Trial judge said no evidence called on C-section time, but conflicting evidence was presented
The Ontario Court of Appeal has ordered a new malpractice trial to hear the case of an obstetrician accused of causing catastrophic injuries to an infant after not resorting to a Caesarian section during a problematic delivery. The original trial judge’s failure to consider conflicting evidence on the time in which a C-section could be completed prevented a proper finding on the cause of the infant’s injuries, said the court.
In Farej v. Fellows, 2022 ONCA 254, Dr. George Fraser Fellows was the obstetrician that delivered Amara Idris and Romodan Farej’s three children. However, their third child, Sabrin Farej, suffered severe brain damage due to acute, near-total oxygen deprivation before her birth. Sabrin was left with permanent disabilities leaving her totally dependent on her family and caregivers for the rest of her life.
Sabrin’s parents and siblings sued Fellows, alleging that he was negligent during Sabrin’s delivery. Trial focused primarily on the 26 minutes before delivery when, faced with an obstetrical emergency, Fellows decided to have Sabrin delivered vaginally as opposed to an emergency C-section.
The plaintiffs alleged that, in choosing to do so, Fellows fell below the applicable standard of care since the vaginal delivery took longer than the C-section and the delay “caused or materially contributed to the catastrophic injuries Sabrin had when she was born.”
Fellows remained convinced that his choice of delivery was proper, claiming that had he abandoned vaginal delivery in favour of a C-section, he “would be dealing with a dead baby.” Expert evidence of both parties conflicted as to the actual time required to complete a C-section and whether it included preparation time.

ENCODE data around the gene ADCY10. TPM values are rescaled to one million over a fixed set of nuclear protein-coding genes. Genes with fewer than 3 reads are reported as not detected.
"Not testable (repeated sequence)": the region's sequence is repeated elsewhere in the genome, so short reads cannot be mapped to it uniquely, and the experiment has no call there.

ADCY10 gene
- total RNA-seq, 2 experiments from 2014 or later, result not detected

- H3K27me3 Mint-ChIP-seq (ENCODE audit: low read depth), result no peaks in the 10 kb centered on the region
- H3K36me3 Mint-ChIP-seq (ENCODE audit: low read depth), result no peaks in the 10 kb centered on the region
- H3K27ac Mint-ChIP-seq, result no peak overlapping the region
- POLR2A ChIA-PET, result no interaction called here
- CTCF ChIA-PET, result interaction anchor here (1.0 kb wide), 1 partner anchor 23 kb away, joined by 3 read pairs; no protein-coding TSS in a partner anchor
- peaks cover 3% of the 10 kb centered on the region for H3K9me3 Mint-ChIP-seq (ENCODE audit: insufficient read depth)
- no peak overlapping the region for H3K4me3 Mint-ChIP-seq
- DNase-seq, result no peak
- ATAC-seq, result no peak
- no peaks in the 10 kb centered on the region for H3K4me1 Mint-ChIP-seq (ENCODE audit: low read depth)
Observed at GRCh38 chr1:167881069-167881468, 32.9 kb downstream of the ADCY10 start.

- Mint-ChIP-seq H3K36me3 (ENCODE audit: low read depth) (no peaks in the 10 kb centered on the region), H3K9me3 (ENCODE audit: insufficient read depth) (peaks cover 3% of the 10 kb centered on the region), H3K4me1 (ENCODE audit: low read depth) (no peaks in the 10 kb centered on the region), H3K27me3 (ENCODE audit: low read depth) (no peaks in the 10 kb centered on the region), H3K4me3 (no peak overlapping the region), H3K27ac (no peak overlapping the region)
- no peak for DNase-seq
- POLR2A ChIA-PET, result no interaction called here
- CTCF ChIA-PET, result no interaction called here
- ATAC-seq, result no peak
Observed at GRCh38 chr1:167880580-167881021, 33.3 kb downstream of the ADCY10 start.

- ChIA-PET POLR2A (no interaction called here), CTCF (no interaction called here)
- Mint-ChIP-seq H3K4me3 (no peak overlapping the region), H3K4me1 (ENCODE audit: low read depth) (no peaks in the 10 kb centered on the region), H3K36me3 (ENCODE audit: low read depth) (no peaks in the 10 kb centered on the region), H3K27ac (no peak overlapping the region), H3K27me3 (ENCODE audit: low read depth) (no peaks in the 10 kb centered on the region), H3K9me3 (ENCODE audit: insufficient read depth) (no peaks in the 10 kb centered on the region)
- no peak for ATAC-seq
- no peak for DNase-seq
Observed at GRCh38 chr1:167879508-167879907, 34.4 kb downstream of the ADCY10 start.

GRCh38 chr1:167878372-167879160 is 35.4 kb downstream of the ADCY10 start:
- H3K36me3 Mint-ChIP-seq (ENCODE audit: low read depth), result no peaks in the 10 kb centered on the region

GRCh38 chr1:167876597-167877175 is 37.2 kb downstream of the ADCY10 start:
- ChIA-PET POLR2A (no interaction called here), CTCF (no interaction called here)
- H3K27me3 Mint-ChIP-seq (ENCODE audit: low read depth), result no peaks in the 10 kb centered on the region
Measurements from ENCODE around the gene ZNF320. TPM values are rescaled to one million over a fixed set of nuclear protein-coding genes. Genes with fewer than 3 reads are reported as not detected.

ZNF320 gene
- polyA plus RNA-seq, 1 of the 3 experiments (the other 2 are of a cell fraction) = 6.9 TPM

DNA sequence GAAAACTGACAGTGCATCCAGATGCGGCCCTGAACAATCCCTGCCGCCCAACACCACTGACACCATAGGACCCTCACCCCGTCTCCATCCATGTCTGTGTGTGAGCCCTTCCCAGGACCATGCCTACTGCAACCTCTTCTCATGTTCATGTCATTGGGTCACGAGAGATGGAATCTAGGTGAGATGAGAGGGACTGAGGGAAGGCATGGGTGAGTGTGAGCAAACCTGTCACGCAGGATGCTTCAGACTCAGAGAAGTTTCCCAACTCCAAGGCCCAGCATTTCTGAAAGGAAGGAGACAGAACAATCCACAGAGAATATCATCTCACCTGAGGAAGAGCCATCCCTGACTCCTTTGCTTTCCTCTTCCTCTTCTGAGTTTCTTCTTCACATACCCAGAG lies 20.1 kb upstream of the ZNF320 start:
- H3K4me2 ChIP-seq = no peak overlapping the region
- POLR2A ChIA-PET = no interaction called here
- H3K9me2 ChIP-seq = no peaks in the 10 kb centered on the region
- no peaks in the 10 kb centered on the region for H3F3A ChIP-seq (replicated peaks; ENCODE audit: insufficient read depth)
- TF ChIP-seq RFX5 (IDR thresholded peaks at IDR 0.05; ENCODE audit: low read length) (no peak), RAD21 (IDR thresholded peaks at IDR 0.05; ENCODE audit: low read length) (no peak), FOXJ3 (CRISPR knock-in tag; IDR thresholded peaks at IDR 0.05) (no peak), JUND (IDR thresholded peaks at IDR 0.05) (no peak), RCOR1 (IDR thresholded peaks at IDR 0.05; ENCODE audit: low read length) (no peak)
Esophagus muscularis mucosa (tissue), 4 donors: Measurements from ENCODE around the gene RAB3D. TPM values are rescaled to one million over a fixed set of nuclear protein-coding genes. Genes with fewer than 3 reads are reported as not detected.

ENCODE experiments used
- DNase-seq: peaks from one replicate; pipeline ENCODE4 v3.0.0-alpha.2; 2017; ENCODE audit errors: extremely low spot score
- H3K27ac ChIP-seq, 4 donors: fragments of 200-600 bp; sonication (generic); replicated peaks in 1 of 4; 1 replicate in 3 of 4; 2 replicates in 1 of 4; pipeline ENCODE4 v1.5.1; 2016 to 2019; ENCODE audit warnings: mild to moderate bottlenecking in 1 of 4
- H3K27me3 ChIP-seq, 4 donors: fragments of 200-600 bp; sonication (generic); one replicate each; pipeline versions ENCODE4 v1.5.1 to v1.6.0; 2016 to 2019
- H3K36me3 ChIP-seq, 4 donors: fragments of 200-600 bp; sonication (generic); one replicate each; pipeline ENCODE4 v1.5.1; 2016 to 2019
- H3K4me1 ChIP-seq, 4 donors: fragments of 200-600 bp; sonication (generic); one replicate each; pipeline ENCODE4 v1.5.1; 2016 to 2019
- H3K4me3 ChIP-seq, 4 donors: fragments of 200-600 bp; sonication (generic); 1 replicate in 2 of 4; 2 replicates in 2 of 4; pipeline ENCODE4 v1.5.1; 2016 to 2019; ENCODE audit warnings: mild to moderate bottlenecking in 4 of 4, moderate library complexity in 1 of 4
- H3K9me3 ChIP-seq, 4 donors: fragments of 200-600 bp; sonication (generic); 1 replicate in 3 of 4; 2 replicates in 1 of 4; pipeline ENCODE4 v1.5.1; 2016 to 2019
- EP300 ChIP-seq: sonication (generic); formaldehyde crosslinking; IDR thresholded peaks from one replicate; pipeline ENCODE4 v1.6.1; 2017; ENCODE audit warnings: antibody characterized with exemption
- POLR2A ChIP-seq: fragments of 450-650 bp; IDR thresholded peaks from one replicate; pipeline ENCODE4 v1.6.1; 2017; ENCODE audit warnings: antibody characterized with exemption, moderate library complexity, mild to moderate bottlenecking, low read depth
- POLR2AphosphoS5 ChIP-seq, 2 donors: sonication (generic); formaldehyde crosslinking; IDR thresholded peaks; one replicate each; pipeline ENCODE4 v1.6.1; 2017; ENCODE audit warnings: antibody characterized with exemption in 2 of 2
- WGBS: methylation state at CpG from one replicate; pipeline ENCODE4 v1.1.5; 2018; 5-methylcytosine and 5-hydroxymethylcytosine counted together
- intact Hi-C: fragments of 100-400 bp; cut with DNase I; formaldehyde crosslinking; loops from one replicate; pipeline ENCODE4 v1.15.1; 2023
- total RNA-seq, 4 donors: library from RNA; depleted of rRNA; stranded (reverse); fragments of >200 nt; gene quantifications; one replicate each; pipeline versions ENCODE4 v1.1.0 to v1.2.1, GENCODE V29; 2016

The trial judge dismissed the action, ruling that the plaintiffs had failed to establish the causal link between Fellows’ actions and Sabrin’s injuries.
On appeal, the plaintiffs argued that the trial judge’s reasons were inadequate that they did not permit meaningful appellate review and that the interests of justice called for a new trial.
The appeal court agreed.
While the trial judge concluded that nothing Fellows did caused the injuries, the reasons did not illustrate how she arrived at her conclusion, said the appeal court. The court found that despite conflicting evidence on the time required to complete a C-section delivery, particularly on preparation time, the trial judge wrongly indicated that there was “no evidence called” on the issue.
“Without arriving at a time, or at least a timeframe, within which the emergency Caesarean section could have been completed, the finding of no causal connection between Dr. Fellows’ actions and the injuries is unintelligible,” said the court.
Despite several avenues through evidence to conclude a lack of material difference in the method of delivery, there was nothing in the trial judge’s reasons to conclude that she followed one, said the court. Due to inadequate reasons, the appeal court concluded that it could not meaningfully review the finding of failure to prove causation, and therefore the trial judge’s judgement could not stand.
As such, the Court of Appeal ordered a new trial so that the interests of justice were served.